Dispatches From The Border Zone: Geometries of State Transformation in the China—Southeast Asia Border Region and Beyond

Oct 17, 2019
4:00 pm - 6:00 pm

Join us as we celebrate the opening of the exhibit Dispatches From The Border Zone. Poet and multi-genre artist, Scott Ezell, will provide an introduction to the terms and geographies of the exhibit and present images not included in the physical display. The event will also feature a performance of spoken word poetry and experimental music by Ezell and Colorado-based sound artist William Klingenmeier.

The exhibition presents a selection of photographs and texts documenting the effects of hydroelectric dams, mines, and plantation agriculture on marginal geographies of the China-Southeast Asia border region, and uses rectilinear geometries as a visual theme to make connections between dynamics of centralized authority and state transformation.

Photo subjects include dams on the Mekong in southwest China, as well as on Mekong tributaries in Laos; mining projects in Laos and Myanmar; ethnic communities in the border zone; relocation settlements for displaced peoples; a Special Economic Zone in the Golden Triangle which includes a “zoo” of endangered species for sale; and the long-running civil war in Shan State, Myanmar.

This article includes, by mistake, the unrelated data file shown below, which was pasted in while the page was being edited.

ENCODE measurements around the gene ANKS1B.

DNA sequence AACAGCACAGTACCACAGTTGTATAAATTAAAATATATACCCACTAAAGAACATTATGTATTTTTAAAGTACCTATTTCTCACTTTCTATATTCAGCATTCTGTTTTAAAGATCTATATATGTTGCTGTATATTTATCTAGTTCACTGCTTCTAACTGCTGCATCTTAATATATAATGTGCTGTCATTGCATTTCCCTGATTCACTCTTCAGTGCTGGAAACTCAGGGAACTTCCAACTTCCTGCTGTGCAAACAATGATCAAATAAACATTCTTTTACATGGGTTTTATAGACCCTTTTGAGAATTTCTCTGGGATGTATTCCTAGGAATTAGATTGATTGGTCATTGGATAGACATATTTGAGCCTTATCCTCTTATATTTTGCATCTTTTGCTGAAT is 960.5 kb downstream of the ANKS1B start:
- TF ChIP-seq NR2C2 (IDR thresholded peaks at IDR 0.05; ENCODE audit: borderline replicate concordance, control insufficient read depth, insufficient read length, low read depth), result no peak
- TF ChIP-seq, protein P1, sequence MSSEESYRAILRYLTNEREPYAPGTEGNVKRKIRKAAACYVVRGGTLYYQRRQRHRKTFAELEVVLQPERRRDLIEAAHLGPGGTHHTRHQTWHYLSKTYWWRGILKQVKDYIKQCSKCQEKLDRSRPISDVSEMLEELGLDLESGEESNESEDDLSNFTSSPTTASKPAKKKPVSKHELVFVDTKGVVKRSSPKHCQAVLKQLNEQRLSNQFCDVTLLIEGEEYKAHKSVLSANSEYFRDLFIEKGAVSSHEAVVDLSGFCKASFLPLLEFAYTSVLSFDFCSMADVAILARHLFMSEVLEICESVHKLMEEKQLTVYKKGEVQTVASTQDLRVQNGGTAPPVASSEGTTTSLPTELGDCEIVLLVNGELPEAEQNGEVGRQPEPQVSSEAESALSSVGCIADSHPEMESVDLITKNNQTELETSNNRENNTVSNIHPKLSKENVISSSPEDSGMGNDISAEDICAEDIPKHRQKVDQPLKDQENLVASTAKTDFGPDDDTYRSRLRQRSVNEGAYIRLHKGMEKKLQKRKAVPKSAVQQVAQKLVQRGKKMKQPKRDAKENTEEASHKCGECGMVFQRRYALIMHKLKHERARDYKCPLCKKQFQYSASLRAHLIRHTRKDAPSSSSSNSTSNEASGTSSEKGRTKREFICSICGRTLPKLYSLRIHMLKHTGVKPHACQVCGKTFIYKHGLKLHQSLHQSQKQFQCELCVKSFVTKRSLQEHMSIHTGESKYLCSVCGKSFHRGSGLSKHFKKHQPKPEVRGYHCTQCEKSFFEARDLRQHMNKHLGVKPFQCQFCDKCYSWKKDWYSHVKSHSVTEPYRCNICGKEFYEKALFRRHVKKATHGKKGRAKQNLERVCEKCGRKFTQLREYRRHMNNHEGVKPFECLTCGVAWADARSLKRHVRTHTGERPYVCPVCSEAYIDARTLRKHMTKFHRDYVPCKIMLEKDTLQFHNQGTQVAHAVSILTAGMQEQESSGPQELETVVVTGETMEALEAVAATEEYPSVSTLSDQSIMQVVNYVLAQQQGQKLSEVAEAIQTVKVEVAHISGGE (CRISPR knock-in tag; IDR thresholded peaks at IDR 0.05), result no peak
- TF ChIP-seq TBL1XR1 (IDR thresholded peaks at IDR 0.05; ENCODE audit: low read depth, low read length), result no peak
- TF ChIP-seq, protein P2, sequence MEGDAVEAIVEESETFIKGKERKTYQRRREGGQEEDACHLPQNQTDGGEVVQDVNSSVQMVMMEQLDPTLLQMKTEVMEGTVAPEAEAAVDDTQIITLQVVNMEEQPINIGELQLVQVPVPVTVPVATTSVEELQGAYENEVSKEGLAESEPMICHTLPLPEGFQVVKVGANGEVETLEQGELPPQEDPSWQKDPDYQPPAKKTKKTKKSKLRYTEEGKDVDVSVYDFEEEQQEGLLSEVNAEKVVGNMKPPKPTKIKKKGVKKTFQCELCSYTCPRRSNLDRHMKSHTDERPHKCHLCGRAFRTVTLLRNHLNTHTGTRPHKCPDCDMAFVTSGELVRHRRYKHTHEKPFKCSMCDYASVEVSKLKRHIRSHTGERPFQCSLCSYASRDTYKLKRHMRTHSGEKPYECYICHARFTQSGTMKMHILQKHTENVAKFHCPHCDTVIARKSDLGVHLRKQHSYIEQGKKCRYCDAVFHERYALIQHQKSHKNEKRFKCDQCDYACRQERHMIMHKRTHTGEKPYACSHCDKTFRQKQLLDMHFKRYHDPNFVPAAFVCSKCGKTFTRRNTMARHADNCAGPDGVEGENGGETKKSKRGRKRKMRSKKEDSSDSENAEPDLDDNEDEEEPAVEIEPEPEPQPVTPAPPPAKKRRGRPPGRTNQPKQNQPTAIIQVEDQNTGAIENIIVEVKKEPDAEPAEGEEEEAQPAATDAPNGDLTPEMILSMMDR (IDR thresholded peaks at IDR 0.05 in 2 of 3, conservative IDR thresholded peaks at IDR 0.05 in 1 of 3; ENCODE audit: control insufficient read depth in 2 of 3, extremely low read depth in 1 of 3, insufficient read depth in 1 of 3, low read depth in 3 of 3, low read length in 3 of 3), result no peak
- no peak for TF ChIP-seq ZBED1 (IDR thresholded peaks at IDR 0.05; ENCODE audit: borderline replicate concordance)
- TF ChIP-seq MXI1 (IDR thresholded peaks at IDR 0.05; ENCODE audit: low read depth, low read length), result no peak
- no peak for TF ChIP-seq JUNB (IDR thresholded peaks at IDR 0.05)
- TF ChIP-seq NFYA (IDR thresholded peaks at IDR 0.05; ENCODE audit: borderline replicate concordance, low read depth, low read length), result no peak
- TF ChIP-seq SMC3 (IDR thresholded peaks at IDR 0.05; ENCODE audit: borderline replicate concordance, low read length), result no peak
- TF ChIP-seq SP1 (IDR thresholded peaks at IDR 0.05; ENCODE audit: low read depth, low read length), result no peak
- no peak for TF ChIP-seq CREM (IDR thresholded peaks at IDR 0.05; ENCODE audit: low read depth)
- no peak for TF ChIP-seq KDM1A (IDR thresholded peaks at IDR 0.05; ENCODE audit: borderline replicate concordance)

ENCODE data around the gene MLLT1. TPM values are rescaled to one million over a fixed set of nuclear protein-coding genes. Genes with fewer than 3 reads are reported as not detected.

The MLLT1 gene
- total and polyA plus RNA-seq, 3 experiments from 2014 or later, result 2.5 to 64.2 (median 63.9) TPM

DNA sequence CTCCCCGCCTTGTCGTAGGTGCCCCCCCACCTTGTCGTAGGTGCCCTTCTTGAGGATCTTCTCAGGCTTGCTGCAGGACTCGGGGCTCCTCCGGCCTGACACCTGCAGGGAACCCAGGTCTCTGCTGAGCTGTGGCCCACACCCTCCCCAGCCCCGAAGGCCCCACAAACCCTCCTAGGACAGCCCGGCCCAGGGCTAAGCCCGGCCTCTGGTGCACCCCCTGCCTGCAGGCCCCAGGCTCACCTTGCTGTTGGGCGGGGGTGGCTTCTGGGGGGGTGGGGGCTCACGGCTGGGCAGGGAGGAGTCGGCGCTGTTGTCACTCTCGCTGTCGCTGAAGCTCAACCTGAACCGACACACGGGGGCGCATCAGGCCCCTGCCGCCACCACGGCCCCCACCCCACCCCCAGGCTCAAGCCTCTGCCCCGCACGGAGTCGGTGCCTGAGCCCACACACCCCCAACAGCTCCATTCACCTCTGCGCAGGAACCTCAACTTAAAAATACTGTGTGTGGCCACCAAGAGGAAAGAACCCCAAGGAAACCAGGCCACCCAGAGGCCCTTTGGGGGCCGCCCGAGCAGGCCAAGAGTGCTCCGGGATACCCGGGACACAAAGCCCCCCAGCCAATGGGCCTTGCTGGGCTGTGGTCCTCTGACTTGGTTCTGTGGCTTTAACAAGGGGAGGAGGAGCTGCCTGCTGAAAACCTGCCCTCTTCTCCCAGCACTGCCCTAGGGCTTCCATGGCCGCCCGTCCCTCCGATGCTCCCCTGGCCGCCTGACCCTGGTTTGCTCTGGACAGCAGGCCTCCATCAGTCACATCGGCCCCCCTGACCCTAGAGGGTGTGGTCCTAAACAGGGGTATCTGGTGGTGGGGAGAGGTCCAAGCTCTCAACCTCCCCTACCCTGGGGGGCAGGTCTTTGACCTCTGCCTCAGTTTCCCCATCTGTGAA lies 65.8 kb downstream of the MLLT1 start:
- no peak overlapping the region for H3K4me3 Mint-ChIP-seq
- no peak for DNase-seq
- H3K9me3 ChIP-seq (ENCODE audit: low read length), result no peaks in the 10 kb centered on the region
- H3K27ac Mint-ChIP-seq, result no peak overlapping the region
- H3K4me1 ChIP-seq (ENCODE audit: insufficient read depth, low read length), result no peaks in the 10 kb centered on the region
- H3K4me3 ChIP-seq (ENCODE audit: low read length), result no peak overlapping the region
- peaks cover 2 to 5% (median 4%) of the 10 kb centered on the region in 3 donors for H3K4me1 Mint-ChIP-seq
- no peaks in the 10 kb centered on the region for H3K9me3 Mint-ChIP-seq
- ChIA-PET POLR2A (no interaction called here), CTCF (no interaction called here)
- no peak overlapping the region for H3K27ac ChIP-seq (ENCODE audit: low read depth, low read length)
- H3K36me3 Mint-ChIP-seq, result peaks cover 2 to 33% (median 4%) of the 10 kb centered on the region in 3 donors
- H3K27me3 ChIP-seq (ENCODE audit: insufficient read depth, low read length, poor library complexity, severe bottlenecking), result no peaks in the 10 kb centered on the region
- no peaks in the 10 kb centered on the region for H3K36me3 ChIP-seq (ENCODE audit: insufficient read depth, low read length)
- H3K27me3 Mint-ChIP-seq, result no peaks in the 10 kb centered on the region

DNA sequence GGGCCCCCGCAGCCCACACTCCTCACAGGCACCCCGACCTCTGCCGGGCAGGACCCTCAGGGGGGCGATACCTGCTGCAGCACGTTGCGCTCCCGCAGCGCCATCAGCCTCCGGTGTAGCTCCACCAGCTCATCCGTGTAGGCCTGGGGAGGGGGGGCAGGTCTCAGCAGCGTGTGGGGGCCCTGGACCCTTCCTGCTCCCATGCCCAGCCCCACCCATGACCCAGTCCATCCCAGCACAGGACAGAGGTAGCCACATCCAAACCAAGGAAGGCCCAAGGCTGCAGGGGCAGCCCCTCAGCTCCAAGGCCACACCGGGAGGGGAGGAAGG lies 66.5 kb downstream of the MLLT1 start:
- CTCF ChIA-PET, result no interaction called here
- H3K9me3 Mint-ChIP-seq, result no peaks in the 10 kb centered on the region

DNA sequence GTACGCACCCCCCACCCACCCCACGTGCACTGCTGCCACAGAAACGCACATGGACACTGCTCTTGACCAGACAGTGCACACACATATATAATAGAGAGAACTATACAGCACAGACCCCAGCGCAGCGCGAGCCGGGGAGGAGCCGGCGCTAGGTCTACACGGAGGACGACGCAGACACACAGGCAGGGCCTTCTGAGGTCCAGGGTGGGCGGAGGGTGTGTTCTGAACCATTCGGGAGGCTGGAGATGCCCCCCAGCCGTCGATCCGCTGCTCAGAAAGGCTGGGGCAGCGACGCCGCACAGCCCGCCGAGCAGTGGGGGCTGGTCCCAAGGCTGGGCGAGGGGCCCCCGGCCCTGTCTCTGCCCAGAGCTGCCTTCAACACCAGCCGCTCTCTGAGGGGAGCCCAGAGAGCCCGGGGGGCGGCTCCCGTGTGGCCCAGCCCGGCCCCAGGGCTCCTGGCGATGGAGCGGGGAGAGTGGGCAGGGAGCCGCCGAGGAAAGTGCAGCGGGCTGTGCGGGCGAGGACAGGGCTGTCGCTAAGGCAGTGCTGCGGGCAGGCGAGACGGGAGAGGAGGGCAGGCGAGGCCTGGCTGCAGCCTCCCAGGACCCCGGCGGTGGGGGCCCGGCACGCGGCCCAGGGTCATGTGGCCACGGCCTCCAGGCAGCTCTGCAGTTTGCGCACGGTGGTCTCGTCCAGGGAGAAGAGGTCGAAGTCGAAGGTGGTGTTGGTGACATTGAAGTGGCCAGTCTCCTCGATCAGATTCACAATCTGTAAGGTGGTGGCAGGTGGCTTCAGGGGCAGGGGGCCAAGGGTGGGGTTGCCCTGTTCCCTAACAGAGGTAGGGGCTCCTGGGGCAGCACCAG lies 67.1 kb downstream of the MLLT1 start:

Through the lyricism of poetic expression and the visual theme of industrial geometries, this exhibit presents border issues in universal terms, both in marginalized Asian geographies and close to home.

Presenter Bios:

Scott Ezell – born in Berkeley, California, Ezell is an American poet, musician, and multi-genre artist with a background in Asia and indigenous peoples. Since 2010 he has worked on a creative documentary project which uses film photographs and poetry to express the effects of industrial development in marginal landscapes and communities in the China-Southeast Asia border region. He has published several books of poetry, and A Far Corner, a narrative nonfiction account of an aboriginal artist community in Taiwan on the Pacific coast of Taiwan. He has produced a dozen albums of folk and experimental music, and has published articles and photographs from development and conflict zones in international news media.

William Klingenmeier – backed by a music technology degree from the University of Colorado at Denver, Klingenmeier’s current work involves original sound designs, live improvisations and multidisciplinary collaborations. He has performed at the International Computer Music Conference (ICMC) 2018 in Daegu, Korea and the Kyma International Sound Symposium (KISS) 2017 in Oslo, Norway, among others.

Photo credit: A high-speed railway project along the Mekong, southwest China; Scott Ezell

Sponsors: UC San Diego Library, 21st Century China Center, Institute of Arts and Humanities, Literature Department, Visual Arts Department, and History Department

Xi Chen, (858) 534-2894, xichen031@ucsd.edu